What is rabies?
Rabies is a viral disease affecting the central nervous system. It is transmitted from infected mammals to man and is invariably fatal once symptoms appear.
Where is the virus found?
The virus is found in many wild and domestic mammals including, raccoons, skunks, bats, and unvaccinated dogs.
How is rabies spread?
Rabies is usually spread through a bite from an infected animal; however, saliva contact with mucous membranes or open wounds on the skin are also possible routes.
Who gets rabies?
All warm blooded mammals including man can get rabies.
What are the symptoms of rabies?
Early symptoms include irritability, headache, fever and sometimes itching or pain at the site of exposure. The disease eventually progresses to paralysis, spasms of the throat muscles, convulsions, delirium and death.
How soon after exposure do symptoms appear?
The incubation period is variable but is normally two to eight weeks. Incubation periods of over one year have been reported.
When and for how long is a person able to spread rabies?
Person-to-person transmission is extremely rare, however, precaution should be taken to prevent exposure to the saliva of the diseased person.
What is the treatment for rabies?
Treatment requires prompt scrubbing of the bite site, followed by the administration of rabies immune globulin (dosage dependent on weight) and four doses of human diploid cell rabies vaccine administered in the arm on days 0, 3, 7, and 14 after exposure.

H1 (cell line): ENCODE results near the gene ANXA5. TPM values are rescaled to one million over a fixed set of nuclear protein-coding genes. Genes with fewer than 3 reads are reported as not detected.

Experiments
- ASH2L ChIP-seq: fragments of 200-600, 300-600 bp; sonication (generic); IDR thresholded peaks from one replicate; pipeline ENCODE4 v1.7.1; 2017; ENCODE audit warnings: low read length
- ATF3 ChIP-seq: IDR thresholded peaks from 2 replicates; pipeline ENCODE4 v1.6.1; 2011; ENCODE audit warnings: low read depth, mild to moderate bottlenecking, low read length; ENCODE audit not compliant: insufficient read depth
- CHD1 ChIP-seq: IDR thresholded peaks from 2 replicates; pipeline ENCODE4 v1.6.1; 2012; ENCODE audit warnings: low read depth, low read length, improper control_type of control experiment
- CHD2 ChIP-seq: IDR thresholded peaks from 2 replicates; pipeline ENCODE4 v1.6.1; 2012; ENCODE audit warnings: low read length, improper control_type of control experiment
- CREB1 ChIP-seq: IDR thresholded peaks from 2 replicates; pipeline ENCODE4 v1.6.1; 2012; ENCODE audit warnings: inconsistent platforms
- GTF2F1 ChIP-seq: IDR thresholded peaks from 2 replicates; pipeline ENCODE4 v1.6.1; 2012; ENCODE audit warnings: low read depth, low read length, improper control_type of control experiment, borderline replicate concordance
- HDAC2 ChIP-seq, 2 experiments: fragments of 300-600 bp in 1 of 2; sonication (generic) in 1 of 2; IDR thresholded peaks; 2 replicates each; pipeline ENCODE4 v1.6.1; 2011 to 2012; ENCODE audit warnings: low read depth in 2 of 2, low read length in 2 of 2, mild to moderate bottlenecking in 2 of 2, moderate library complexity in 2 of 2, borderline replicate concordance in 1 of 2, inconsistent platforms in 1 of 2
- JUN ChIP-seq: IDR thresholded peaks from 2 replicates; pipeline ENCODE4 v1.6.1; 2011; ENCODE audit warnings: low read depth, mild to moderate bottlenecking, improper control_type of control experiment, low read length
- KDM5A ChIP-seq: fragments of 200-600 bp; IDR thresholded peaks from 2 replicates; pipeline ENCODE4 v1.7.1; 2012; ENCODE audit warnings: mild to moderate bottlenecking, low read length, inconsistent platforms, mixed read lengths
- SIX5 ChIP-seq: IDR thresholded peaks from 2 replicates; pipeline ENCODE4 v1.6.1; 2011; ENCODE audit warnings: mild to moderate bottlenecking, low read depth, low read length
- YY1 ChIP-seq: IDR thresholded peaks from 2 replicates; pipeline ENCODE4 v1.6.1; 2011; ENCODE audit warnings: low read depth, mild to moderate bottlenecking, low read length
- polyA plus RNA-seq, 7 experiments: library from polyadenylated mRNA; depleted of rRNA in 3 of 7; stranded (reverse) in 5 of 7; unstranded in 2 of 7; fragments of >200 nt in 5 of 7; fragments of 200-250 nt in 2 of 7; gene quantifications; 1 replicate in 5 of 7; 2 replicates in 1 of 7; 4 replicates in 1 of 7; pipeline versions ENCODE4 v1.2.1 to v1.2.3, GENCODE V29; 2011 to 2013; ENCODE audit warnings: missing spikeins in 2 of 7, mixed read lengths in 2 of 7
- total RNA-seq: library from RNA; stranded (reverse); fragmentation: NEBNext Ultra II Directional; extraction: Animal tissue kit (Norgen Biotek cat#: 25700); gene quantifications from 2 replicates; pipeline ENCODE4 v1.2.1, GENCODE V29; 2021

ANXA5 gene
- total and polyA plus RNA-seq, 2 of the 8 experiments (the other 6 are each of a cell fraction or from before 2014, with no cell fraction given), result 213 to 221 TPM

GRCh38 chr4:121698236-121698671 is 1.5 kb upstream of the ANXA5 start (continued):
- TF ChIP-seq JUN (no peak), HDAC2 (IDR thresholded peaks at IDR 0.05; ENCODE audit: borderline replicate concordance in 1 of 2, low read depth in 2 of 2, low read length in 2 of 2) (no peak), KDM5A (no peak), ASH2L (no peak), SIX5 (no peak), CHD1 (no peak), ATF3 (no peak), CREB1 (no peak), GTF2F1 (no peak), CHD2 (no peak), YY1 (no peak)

What happens if rabies exposure goes untreated?
Exposure of man to a rabid animal does not always result in rabies. If preventive treatment is obtained promptly following a rabies exposure, most cases of rabies will be prevented. Untreated cases will invariably result in death.
What can be done to prevent the spread of rabies?
Exposure to rabies may be minimized by removing all stray dogs and cats, having all pets vaccinated and staying away from all wild animals especially those acting abnormally.
This fact sheet is for informational purposes only. It should not be used for self-diagnosis or as a substitute for consultation with a health care provider. If you think that you may have this infection, or have questions about the disease described above, you should consult your health care provider.
For additional information on this disease, visit the Centers or Disease Control and Prevention website.
To contact the Epidemiology and Emerging Infections Program, please call 860-509-7994.